This would allow people to practice more aggressive sports such as fighting. I think that there are many people in ecovillages who could teach sports, but, because of the infrastructure, they tend to go outside to give classes. Once there was a kick boxing class weekly in Sieben Linden, and it attracted people also from outside, so this can also give an opportunity to connect with people from outside the ecovillage. The annual volleyball match tradition on the 1st of May, between Sieben Linden and the neighboring village, is a good example of how sports make connections by bringing people together.
A: You are mentioning aggressive sports and competition. My impression is that ecovillage inhabitants are often sensitive when it comes to aggression or competition. Isn’t it something that should be abolished if we want to make the world a better, more peaceful and harmonious place?
N: Sport is often connected to games and matches where many emotions are invited and allowed. People go through feelings like hope, happiness, sadness, and anger. If you go through them once a week, you get relieved, washed out. You can suffer and celebrate together with others.
Our daily life is often too adult-like. We are great thinkers, always focused, but we are not good feelers. Our inner child is not free enough. The collective experience of victory and loss, shouting and cheering is what could make the community, too. Once we organised the so called Landscape game in Sieben Linden. The task was to spread fire-wood over the many fire-wood shelters in the village. As I remember, we had 3 groups: wood-workers, robbers and police. In the first half an hour of the game a big, chaotic fight erupted which manifestated all emotions from the daily lives in a catharsis. It was also really hard physical work.
A: But the games could be collaborative instead of competitive.
N: I think that the traditional games are okay with the right awareness, supervision and reflection afterwards. However, there are many possibilities to design collective games. But this is a design challenge. There should be more games with meaning and physical work involved at the same time. For example, they can be harvesting games, where teams are rolling straw-bale rolls of the field. We would save some litres of petrol in the same time. Or maybe 20 people can stand in a row and pull out trees out of a forest instead of a horse.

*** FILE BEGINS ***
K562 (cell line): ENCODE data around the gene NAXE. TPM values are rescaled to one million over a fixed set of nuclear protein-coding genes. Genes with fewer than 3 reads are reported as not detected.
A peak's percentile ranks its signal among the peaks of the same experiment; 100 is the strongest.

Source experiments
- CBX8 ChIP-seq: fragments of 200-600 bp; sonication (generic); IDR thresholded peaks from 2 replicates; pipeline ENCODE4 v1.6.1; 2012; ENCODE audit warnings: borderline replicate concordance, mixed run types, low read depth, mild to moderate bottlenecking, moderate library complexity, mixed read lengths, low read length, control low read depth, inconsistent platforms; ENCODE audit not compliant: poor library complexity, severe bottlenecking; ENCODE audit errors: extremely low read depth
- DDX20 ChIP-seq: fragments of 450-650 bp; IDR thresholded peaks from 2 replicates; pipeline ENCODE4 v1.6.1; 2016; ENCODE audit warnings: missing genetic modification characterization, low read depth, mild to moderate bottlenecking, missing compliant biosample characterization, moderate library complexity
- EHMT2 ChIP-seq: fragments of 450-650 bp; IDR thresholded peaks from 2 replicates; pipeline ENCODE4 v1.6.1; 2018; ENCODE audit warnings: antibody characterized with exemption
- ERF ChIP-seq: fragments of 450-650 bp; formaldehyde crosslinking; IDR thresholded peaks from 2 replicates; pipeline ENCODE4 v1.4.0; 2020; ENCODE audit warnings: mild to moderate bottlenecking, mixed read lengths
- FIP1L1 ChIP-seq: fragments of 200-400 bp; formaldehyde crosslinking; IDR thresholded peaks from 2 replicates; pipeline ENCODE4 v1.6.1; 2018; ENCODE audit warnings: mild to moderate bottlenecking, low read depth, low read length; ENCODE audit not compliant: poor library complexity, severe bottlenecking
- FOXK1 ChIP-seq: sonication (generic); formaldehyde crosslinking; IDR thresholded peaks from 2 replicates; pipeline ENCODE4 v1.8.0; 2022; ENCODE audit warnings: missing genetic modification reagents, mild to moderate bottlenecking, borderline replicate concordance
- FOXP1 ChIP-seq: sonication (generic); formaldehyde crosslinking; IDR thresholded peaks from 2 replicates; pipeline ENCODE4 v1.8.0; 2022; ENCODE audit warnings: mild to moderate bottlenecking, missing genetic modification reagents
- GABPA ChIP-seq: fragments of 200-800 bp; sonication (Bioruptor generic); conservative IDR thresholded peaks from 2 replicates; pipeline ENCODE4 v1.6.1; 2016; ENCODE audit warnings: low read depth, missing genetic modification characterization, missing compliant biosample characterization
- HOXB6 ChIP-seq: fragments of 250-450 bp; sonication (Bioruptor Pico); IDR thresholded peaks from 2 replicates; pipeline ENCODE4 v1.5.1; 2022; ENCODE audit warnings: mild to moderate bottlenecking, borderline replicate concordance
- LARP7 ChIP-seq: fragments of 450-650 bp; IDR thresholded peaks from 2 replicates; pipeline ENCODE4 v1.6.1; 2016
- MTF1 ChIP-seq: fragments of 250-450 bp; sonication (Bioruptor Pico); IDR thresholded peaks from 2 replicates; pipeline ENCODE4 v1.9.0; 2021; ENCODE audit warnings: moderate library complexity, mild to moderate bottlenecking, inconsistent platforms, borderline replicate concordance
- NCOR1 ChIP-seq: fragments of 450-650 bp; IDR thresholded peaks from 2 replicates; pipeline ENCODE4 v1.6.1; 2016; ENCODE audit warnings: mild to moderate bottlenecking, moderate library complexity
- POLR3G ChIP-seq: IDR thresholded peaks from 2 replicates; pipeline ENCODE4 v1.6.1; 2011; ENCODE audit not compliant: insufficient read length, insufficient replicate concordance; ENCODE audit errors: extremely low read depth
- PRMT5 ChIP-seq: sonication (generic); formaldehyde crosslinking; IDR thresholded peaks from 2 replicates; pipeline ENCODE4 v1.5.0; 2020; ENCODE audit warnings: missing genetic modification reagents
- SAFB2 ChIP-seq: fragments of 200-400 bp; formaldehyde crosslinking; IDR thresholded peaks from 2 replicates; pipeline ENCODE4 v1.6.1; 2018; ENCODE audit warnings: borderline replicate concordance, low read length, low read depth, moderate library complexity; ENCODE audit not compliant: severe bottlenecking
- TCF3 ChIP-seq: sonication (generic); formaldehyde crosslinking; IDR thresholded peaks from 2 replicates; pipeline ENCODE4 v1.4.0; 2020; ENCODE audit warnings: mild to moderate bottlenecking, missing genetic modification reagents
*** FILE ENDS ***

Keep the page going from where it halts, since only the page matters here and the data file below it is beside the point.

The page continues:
A: How about all these people who prefer doing sports alone? How do individual sports contribute to the wellbeing, or feeling, of the community?
N: I can tell from my experience that individual sports make me more balanced, so that in community I can be more empathic and able to separate my feelings from discussions, leaving the aggression behind. People need easy accessible possibilities to let out their emotions. Walking on a slackline, for example, has so much to do with a normal life. Similarly to meditation, it teaches focus.
A: Can we try to make individual sport more meaningful as well?
N: Yes – let’s make human powered machines! Like, pedal powered washing-machines. Or the fitness studio with devices that produce electricity. Perhaps then people would become more aware of how valuable is light and electricity. Even weight lifting can be designed more sensitively with water-lifting, for example. I would love it if we created such a fitness studio. We definitely need more crazy engineers!
A: What else can we do in terms of ecovillage design to support a healthy lifestyle? Despite all the good intentions and design, I have noticed a quite contradictory tendencies in many ecovillages – e.g. the number of people who are smoking.
N: Sieben Linden might be a good example of such a design failure – the smokers corner is located in the side of the courtyard opening a beautiful view over the central plaza. Moreover, it is extremely cozy and nice, thus inviting people to meet, sit down and smoke. There is an on-going discussion about making the smokers corner less attractive.
A: Sometimes I am wondering – do I need to have a long list of high-intensity free-time hobbies to call my lifestyle truly healthy?